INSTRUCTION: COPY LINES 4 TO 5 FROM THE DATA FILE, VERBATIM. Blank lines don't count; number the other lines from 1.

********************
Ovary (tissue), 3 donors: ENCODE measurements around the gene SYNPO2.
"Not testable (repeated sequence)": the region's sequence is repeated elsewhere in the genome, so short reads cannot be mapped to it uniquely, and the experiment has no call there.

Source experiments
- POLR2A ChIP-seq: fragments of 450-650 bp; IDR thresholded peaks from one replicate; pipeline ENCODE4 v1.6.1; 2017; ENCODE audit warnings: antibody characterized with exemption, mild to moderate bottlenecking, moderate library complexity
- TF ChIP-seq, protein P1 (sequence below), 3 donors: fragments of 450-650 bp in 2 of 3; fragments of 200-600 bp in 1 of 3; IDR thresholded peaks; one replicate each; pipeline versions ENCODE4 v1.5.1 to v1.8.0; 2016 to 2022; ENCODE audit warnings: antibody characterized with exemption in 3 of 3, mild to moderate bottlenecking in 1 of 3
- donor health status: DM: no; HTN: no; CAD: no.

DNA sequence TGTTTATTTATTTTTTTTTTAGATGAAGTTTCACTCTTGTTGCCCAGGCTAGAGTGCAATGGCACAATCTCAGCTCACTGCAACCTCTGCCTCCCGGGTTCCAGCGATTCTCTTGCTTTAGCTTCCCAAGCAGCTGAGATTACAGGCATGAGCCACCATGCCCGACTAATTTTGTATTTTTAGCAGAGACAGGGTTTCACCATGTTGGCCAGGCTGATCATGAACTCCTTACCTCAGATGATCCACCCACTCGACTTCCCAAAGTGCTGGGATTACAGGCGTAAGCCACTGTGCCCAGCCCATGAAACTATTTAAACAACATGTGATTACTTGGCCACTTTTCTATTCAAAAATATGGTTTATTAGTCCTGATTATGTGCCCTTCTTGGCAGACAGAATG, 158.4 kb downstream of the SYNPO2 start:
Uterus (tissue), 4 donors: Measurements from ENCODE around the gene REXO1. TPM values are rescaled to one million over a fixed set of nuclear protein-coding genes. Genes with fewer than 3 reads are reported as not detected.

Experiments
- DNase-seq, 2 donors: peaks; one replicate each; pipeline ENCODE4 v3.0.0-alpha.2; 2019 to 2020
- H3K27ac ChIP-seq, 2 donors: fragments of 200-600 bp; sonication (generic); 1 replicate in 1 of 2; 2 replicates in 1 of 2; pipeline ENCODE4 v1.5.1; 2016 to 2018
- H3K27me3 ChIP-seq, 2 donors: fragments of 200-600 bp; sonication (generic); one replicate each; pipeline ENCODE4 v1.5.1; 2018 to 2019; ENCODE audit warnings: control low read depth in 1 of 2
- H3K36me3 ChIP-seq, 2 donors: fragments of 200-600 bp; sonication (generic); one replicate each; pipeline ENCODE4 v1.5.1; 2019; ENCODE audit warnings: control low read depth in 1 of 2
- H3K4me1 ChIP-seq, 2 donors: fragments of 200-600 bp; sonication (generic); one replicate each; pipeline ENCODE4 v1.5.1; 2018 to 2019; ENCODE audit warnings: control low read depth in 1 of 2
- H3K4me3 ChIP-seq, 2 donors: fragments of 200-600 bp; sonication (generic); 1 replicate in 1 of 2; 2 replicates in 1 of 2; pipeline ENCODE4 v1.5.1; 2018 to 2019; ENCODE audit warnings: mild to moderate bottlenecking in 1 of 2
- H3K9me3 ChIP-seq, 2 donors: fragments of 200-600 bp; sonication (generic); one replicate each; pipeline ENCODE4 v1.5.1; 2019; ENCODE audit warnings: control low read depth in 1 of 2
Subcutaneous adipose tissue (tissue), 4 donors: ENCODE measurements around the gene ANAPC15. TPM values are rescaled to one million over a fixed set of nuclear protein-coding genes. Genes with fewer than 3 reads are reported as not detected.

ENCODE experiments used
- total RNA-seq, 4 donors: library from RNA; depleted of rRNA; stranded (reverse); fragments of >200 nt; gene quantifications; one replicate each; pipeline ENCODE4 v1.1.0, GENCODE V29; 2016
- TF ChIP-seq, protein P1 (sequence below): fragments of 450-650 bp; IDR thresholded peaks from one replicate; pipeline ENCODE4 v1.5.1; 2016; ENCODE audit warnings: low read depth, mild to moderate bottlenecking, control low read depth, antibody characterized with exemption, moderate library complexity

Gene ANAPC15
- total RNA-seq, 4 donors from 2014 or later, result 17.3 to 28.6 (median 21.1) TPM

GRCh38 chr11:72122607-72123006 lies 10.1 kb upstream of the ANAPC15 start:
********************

- POLR2A ChIP-seq: fragments of 450-650 bp; IDR thresholded peaks from one replicate; pipeline ENCODE4 v1.6.1; 2017; ENCODE audit warnings: antibody characterized with exemption, mild to moderate bottlenecking, moderate library complexity
- TF ChIP-seq, protein P1 (sequence below), 3 donors: fragments of 450-650 bp in 2 of 3; fragments of 200-600 bp in 1 of 3; IDR thresholded peaks; one replicate each; pipeline versions ENCODE4 v1.5.1 to v1.8.0; 2016 to 2022; ENCODE audit warnings: antibody characterized with exemption in 3 of 3, mild to moderate bottlenecking in 1 of 3